Higher One faces scrutiny for hidden fees
Higher One Holdings Inc., the University’s choice for a refund option for students receiving financial aid, is under scrutiny, being blamed for taking advantage of students by charging hidden fees.
According to two people with direct knowledge of the matter, Higher One is near a deal with federal regulators that would end an 18-month investigation of overdraft fees charged between 2008 and 20011, the Associated Press reported.
“We do believe the claim is without merit,” said Lauren Perry, campus relations coordinator for Higher One. “The fee schedule is so transparent and out there for everyone to see. We’re a transparent company, so we have no hidden fees.”
Using Higher One, students face the possibility of paying charges to access their money, including a $2.50 fee to use the card at a non-Higher One ATM. Higher One ATM’s are located on the campus in Mendenhall Student Center, Jones Residence Hall and on the medical school campus near the cashier’s office. In addition, a $10 charge monthly charge is placed on accounts that have been inactive for six months.
Shoba Lemoine, Higher One’s marketing representative, said the company’s contacts the account holder via email to ask whether they want to keep the account open. She said this contact happens multiple times before the fee is charged.
Other fees include a 50-cent charge for running the card as debit instead of credit at merchant stores and a $20 card replacement fee if it is lost or stolen. Lemoine said the replacement fee is a charge that occurs at most national banks.
“Our fees are low cost compared to other low-cost options,” said Lemoine.
Started by a college student in 2000, the company markets bankcards and checking accounts to college students through exclusive deals with colleges and universities. The U.S. Public Interest Research Group Education Fund, a student advocacy group, reports that the company has card agreements with 520 campuses that enroll a combined 4.3 million students.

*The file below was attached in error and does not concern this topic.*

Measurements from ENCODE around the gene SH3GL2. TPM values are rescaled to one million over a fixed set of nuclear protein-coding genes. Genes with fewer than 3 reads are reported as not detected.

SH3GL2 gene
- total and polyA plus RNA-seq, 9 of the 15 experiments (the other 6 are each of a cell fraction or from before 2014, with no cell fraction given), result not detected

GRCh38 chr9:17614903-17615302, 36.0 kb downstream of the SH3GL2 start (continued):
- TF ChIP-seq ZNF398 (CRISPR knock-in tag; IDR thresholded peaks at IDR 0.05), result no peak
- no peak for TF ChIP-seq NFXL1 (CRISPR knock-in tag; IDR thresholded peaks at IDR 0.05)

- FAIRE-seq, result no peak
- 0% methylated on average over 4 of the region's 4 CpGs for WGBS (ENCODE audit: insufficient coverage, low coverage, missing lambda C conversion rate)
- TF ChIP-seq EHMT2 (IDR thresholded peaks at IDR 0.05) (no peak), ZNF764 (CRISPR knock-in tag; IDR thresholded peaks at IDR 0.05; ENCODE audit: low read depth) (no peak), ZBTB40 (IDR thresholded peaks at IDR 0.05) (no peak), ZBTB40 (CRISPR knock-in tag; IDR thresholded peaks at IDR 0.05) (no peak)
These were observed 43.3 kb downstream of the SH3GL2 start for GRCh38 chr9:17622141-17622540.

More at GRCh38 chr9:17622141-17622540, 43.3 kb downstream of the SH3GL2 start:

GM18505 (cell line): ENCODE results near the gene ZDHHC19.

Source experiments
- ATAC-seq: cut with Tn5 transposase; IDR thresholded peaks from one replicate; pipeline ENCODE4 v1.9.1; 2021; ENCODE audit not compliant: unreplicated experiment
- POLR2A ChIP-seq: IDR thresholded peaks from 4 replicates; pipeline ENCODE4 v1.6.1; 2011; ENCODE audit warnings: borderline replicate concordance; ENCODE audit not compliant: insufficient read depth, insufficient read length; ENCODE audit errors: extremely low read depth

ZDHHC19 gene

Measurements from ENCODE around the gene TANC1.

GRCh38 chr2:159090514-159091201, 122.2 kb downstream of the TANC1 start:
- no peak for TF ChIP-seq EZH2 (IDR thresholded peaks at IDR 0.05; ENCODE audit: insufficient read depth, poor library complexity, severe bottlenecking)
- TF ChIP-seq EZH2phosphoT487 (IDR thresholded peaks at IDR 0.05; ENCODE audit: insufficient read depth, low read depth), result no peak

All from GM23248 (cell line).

“We’ve had a great partnership with ECU since 2005,” said Lemoine. “Students appreciate the service we provide.”
However, there are mixed emotions around campus as to whether students like the Higher One service.
“I used to use it,” said senior English major Devon Falls, “but I don’t use it anymore. It’s terrible.”
Falls said he went to the store with money in his account, but when he went to pay, the money was gone.
“I tried to call them (after the incident), and I got an automated response,” he said. “There’s not an office in Greenville, there’s not a bank in Greenville… There’s not accessibility.”
According to the University’s website, when receiving a refund check from financial aid, students are given three options: Higher One, where the money is disbursed in the student’s ECU Account the day it is received; depositing the aid at the student’s bank, which takes two to three days; or have it mailed as a paper check, which takes five to seven days. Opting to send his refund money straight to his account, Falls no longer faces issues with Higher One.